What term would you coin to refer to this underexposed trend, Jo?

  3. Lol…clients from hell would be right. I guess I’m stumped as to why the writer needs “consulting” work at this level, before even writing–isn’t that concept like providing a tip to the waiter when you bussed your own table at the restaurant? I think the idea/trend-finding and honing is the writer’s job, like finding the statue in the block of stone. Isn’t the consultant’s job to market the statue, and not to determine the shape the statue will take?

    I understand that the discoverability factor makes it easier for readers to find the writer’s work, particularly if you’re using the hot topics or the ones most-oft used in a search engine. But, just for devil’s advocacy, what if we were to look at publishing in the same way that Steve Jobs or Amazon looks at their product development? (Jobs stated, in regards to his product line when he was first honing Apple, that his job was to give the public what they wanted before they knew they wanted it.) Looking at the trends, is it better to keep beating the dead horse, or to find the next racing colt? I would like to think there’s a way to take the old stuff, link it up to a keyword, and then branch it out on another, less-oft used keyword. (Sort of like, “If you like chocolate, boy, will you like peanut butter.”)

    Guess I’m getting a bit mired in the technical aspects, especially dangerous when I’m not as internet-saavy as most (smiles). As to the term, well, that depends on optimism, doesn’t it? Earlier I called it neglected trends, but I guess you could also call it prospective trends or proactive trending. Or…probable trends, based on your affiliation of chocolate to peanut butter. :)

  4. I didn’t make it clear that I think most of my blog traffic comes from writers who want information about getting published. One of them recently mentioned to me via email that there’s a pressing need for businesses that offer à la carte book publishing and marketing services. In other words, the person wanted to pay for only the elements of publishing that were too time-consuming or difficult to learn or boring.

    One of those tedious pieces of business might have been, say, converting a novel manuscript into multiple ebook formats and uploading them to the various retail sites. The currently popular term for such a business is ebook aggregator, but it’s still not a household word.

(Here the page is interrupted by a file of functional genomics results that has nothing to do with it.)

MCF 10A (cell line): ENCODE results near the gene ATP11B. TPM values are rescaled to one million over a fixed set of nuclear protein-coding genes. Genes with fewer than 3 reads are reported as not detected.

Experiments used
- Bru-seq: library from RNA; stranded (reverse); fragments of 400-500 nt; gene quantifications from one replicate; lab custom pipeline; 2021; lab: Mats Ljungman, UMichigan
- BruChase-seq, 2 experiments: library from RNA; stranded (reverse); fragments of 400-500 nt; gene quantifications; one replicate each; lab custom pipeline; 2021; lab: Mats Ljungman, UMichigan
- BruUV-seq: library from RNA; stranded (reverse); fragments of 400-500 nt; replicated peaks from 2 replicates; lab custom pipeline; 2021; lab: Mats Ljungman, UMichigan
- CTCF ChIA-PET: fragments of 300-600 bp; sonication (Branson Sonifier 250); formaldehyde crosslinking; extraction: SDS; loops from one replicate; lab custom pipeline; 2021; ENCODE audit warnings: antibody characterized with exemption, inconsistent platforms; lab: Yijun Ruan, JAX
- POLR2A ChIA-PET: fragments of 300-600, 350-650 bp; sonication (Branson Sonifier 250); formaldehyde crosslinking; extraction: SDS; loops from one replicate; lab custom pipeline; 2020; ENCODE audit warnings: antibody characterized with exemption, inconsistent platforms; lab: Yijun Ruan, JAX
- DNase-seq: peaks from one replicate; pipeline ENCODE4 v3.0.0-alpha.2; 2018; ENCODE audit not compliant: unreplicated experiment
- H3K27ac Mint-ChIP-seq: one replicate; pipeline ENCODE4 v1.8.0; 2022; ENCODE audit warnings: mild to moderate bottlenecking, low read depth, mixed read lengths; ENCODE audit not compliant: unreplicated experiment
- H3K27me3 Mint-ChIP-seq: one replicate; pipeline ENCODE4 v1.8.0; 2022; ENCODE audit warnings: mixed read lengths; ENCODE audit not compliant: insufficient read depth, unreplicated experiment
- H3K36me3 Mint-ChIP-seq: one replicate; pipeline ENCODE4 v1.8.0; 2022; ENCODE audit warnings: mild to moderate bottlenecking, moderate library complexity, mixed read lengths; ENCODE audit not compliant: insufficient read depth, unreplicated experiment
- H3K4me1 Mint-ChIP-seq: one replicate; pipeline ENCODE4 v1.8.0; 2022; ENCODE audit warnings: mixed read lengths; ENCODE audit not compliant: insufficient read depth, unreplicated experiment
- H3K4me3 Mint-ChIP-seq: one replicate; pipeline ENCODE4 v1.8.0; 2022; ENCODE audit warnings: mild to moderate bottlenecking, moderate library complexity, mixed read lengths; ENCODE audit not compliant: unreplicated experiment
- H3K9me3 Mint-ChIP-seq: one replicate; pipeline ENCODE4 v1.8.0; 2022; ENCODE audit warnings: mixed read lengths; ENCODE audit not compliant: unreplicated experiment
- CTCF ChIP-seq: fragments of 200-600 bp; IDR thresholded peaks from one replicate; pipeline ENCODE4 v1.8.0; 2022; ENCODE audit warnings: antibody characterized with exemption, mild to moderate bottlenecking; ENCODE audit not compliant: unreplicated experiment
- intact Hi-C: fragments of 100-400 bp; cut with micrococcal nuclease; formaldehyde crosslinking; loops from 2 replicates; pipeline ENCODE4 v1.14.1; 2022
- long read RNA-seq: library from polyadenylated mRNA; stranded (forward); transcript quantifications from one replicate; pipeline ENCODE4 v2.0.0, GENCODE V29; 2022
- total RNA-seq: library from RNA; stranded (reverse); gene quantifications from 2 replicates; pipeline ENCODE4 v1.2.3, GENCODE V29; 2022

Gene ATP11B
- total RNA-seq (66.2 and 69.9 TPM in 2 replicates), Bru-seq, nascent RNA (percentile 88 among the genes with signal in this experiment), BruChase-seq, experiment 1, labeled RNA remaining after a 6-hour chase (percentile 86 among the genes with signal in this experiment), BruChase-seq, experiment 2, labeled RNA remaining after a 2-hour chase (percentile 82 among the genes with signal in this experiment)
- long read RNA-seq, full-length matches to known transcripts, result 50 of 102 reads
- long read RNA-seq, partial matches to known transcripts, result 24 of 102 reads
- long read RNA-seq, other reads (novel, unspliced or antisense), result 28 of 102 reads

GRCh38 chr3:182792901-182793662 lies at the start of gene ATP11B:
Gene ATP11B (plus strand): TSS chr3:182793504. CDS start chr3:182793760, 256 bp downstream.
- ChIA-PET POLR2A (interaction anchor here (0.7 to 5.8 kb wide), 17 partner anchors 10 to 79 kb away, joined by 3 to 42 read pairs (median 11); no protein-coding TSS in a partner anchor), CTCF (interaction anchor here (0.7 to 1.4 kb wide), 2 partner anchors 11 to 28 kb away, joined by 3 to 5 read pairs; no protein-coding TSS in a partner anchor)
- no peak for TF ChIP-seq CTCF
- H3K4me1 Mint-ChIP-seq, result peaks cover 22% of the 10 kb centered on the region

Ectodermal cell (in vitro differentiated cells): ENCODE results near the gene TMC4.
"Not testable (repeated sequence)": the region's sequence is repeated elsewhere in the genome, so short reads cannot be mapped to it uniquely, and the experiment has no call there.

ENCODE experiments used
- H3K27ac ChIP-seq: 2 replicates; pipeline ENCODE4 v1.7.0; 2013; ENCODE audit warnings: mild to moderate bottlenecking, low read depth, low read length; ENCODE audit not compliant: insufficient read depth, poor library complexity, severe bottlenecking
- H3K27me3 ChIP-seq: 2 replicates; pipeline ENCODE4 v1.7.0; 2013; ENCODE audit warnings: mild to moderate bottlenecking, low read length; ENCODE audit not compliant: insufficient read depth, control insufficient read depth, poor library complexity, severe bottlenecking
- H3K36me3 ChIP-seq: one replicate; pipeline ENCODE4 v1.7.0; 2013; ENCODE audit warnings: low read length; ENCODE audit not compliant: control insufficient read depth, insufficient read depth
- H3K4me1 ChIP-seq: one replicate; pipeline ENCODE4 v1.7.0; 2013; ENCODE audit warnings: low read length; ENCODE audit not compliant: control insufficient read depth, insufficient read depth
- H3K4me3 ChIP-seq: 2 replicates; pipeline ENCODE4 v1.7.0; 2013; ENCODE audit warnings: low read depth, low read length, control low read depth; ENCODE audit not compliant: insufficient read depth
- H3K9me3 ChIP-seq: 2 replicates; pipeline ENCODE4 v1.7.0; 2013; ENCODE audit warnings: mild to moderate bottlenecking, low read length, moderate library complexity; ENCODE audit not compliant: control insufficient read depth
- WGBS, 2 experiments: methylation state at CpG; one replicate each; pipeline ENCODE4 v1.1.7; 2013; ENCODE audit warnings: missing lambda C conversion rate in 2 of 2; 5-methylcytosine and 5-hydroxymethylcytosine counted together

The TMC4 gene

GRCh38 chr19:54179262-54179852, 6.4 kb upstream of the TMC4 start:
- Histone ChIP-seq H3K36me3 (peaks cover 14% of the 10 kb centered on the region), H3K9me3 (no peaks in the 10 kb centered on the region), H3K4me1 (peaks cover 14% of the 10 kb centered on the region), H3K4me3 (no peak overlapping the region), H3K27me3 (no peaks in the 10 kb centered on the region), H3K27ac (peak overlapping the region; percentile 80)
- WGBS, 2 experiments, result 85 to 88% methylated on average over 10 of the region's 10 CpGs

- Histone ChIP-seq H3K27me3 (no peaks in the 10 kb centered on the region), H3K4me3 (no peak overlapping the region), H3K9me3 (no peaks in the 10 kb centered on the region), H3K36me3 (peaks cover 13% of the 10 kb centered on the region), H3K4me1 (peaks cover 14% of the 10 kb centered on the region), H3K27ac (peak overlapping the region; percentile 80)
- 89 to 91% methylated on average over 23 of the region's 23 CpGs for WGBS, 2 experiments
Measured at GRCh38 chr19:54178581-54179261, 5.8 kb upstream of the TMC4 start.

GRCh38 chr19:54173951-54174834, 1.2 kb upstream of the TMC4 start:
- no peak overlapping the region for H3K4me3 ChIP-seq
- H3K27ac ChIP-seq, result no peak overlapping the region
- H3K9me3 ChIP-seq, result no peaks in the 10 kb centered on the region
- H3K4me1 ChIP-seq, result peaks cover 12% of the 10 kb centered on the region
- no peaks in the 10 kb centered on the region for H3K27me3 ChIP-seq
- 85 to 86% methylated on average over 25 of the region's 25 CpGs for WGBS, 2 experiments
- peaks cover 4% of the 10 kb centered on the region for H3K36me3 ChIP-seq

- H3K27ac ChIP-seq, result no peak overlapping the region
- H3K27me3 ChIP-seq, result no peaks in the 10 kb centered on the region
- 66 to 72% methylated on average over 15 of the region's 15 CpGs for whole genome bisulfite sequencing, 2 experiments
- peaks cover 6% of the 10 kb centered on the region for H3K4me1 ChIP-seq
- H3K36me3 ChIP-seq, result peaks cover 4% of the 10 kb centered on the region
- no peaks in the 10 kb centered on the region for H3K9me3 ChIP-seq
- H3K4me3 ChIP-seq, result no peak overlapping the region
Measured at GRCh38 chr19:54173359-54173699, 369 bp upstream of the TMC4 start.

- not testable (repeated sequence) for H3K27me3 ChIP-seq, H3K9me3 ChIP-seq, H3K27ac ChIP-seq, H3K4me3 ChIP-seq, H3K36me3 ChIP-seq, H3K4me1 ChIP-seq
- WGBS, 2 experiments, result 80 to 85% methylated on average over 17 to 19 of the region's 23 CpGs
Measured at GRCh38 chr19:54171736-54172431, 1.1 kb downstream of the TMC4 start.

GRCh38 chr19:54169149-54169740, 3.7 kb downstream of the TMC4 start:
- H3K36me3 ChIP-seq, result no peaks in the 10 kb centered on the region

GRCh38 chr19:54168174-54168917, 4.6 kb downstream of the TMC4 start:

It’s not easy to acquire the skills of a book cover designer, and many people don’t give a thought to the even more demanding design work that goes into the interior of an appealing book. There’s no end to the complaints that good copyeditors are hard to find. And from what I can tell, there are fewer book publicists than literary agents these days. All of these are jobs usually performed by specialists. Some writers possess these particular skills, but many don’t and don’t care to.

    The point I tried to make at the end of my original post is that businesses offering all and even more of these types of services in one place do exist, but they don’t have a common name. If you’re a relatively new writer searching for such companies online, you won’t find them easily, because it’s like trying to order from a menu in a foreign country.

    However, if you’re an entrepreneur envisioning a startup, and you look at what people just like the writer who contacted me are typing into a search engine, you can decipher what they’re looking for and you can launch the business and you can market the business online using the terms most people outside the business would use to describe it. How many people do you know who would use the term prepress? In the transition from B2B to B2C, the jargon has to go.

    I think we agree, Jo. The ideal business ascertains what the customer wants or needs even before the customer can describe or envision it. But after the product or service becomes available, the business will need to ensure the customer can find it. At least initially, the company must speak the customer’s language. After the business is as successfully branded as Dumpster or Kleenex, then it’s all good.

Leave a Comment

Fill in your details below or click an icon to log in: Logo

You are commenting using your account. Log Out /  Change )

Google+ photo

You are commenting using your Google+ account. Log Out /  Change )

Twitter picture

You are commenting using your Twitter account. Log Out /  Change )

Facebook photo

You are commenting using your Facebook account. Log Out /  Change )


Connecting to %s